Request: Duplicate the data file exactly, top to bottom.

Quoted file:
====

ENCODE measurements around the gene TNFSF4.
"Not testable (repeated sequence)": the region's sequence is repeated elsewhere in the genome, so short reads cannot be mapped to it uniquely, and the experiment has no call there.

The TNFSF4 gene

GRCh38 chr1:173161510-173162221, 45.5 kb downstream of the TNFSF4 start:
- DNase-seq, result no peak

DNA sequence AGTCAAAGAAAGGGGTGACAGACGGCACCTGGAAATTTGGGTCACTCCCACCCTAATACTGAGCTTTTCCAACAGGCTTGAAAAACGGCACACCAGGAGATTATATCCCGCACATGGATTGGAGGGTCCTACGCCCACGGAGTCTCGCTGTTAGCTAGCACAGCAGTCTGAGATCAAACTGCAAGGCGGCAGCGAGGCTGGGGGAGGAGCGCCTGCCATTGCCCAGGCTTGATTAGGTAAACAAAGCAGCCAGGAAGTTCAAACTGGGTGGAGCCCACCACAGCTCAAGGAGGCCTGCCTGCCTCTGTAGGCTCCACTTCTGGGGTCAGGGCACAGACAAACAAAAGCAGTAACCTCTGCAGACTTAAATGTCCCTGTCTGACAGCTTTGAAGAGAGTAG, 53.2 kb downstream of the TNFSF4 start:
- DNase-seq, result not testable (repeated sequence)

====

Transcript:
ENCODE measurements around the gene TNFSF4.
"Not testable (repeated sequence)": the region's sequence is repeated elsewhere in the genome, so short reads cannot be mapped to it uniquely, and the experiment has no call there.

The TNFSF4 gene

GRCh38 chr1:173161510-173162221, 45.5 kb downstream of the TNFSF4 start:
- DNase-seq, result no peak

DNA sequence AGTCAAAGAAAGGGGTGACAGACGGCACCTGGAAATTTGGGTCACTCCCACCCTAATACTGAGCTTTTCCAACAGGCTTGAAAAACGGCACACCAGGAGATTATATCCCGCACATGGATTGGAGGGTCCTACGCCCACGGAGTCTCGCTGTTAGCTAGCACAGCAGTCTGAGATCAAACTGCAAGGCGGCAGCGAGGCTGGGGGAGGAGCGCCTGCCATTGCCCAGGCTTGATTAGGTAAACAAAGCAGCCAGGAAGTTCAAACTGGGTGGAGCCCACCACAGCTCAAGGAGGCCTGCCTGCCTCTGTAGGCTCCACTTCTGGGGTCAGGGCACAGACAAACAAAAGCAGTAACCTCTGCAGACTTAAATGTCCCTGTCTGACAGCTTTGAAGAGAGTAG, 53.2 kb downstream of the TNFSF4 start:
- DNase-seq, result not testable (repeated sequence)